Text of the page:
Ledger is a command-line accounting program which uses a simple text file as a ledger, yet provides powerful facilities for working with commodities, accounts, transactions, etc. It can also read Gnucash data files directly.
An accounting book of final entry where transactions are listed in separate accounts.
A book in which a summary of accounts is laid up or preserved; the final book of record in business transactions, in which all debits and credits from the journal, etc., are placed under appropriate heads.
A group of accounts in which are recorded the financial transactions of a governmental unit or other organization. A ledger is a summary of transactions according to the accounts affected.
The accounting record which lists all the separate accounts of a business.
Book in which accounts are kept.
A collection of account records for an organization. FRS contains two ledgers: the general ledger (balance sheet) and the subsidiary ledger (revenue and expense). All accounts beginning with zero are general ledger accounts. Accounts beginning with numbers one through nine are subsidiary ledger accounts.
A book containing customer account information, with one full page per customer. A customer's purchases (debits) were recorded on the left side of the page; payments (credits) on the right.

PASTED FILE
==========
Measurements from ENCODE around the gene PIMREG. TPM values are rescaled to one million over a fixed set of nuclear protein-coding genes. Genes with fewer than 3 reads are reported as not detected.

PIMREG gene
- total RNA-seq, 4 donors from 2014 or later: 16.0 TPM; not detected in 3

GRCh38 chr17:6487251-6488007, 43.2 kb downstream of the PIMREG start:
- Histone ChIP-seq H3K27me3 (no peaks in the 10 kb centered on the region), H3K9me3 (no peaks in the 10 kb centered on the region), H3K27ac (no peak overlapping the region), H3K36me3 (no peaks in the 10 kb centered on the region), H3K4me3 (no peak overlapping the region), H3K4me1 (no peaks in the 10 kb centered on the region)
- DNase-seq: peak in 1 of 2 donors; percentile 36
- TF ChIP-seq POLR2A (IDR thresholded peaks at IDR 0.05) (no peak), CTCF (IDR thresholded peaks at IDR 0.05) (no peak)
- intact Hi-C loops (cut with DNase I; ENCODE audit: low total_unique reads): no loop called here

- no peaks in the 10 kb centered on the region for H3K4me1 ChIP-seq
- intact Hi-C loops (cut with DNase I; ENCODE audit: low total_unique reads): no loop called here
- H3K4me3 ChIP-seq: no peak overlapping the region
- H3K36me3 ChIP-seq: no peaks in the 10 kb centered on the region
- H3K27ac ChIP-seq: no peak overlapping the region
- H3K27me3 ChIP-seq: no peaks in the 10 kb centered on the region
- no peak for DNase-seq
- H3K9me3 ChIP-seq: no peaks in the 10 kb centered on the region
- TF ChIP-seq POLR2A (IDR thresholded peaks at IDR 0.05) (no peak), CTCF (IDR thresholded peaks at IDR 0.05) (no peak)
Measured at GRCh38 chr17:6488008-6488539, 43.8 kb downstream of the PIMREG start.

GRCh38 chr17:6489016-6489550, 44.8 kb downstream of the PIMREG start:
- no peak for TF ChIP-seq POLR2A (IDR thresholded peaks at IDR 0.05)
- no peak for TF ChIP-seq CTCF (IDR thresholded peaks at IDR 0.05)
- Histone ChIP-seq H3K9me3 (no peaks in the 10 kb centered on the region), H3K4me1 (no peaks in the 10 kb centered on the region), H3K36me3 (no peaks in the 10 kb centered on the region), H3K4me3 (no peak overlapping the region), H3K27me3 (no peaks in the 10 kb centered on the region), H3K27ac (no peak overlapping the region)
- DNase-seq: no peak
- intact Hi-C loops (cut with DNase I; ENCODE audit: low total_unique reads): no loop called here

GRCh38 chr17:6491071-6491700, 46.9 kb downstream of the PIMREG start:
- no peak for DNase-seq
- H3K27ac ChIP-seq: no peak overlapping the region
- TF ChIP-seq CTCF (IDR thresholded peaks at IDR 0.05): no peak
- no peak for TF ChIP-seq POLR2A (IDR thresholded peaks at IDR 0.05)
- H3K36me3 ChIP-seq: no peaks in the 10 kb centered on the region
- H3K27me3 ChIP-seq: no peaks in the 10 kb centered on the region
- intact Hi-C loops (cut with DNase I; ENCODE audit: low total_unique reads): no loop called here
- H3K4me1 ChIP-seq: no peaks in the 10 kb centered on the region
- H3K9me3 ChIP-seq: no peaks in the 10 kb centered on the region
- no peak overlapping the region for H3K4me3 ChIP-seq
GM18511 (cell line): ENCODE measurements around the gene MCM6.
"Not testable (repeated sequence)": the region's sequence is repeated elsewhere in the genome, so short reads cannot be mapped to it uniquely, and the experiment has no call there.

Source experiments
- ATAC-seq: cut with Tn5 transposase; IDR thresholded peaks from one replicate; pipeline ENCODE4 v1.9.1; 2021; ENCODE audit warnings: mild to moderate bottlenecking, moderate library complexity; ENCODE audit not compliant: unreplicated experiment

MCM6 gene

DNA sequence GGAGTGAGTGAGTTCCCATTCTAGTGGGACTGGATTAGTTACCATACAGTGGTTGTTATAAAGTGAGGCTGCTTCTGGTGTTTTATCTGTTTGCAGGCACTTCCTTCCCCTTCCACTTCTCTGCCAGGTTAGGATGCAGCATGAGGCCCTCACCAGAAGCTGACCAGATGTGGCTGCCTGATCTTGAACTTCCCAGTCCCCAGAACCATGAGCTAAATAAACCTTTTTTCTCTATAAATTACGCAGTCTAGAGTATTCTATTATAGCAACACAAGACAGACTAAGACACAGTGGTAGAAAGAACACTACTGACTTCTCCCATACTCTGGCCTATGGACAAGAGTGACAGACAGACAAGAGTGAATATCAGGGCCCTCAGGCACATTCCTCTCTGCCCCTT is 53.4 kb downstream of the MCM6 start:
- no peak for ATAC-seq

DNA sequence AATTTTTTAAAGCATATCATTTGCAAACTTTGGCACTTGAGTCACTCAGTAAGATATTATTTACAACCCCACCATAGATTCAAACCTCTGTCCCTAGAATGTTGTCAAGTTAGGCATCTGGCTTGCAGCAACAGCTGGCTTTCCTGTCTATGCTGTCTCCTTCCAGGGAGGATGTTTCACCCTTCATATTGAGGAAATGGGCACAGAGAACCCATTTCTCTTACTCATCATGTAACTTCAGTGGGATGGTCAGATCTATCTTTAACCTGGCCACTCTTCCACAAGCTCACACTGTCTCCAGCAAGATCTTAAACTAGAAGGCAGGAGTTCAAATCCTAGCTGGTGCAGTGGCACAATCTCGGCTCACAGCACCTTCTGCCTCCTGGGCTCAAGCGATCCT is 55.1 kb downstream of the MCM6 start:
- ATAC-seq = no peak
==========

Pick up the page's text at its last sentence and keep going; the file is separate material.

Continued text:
A collection of account records for an organization. FRS contains two ledgers: the GL (balance sheet) and the SL (revenue and expense). See also General Ledger and Subsidiary Ledger.
a book in which money that is earned and spent is recorded
The book of accounts into which the summary from the journals are entered. Also, a ledger account is an individual account that shows all the debits and credits and the ending balance at the end of an accounting period. For example, the ledger account for cash in bank will show a debit for the summary of all deposits from the cash receipts journal and a credit for all expenditures from the cash disbursements journal. The resulting balance in the cash in bank ledger account will be reconciled to the balance on the bank statement.
Usually, the first digit of an FRS account. The different ledgers represent different kinds of funds.
The group of accounts used by a business.
A group of accounts in which are recorded the financial transactions of the state. Refer to GENERAL LEDGER and SUBSIDIARY LEDGER.
A printable table that Affiliate's will have access to providing a running summary of their sales activity. This is located in the Lounge.
a record in which commercial accounts are recorded; "they got a subpoena to examine our books"
an accounting journal as a physical object; "he bought a new daybook"
a book having one page for each account in the organization's financial structure
a book in which your original entries from the journal (see previous answer) have been sorted into separate accounts
a book that holds all the accounts and balances
a list of all transactions on a particular account (or a set of accounts)
a physical collection of related financial information, such as revenues, expenditures, accounts receivable, and accounts payable
a preferred bookkeeping system more by accountants than a notebook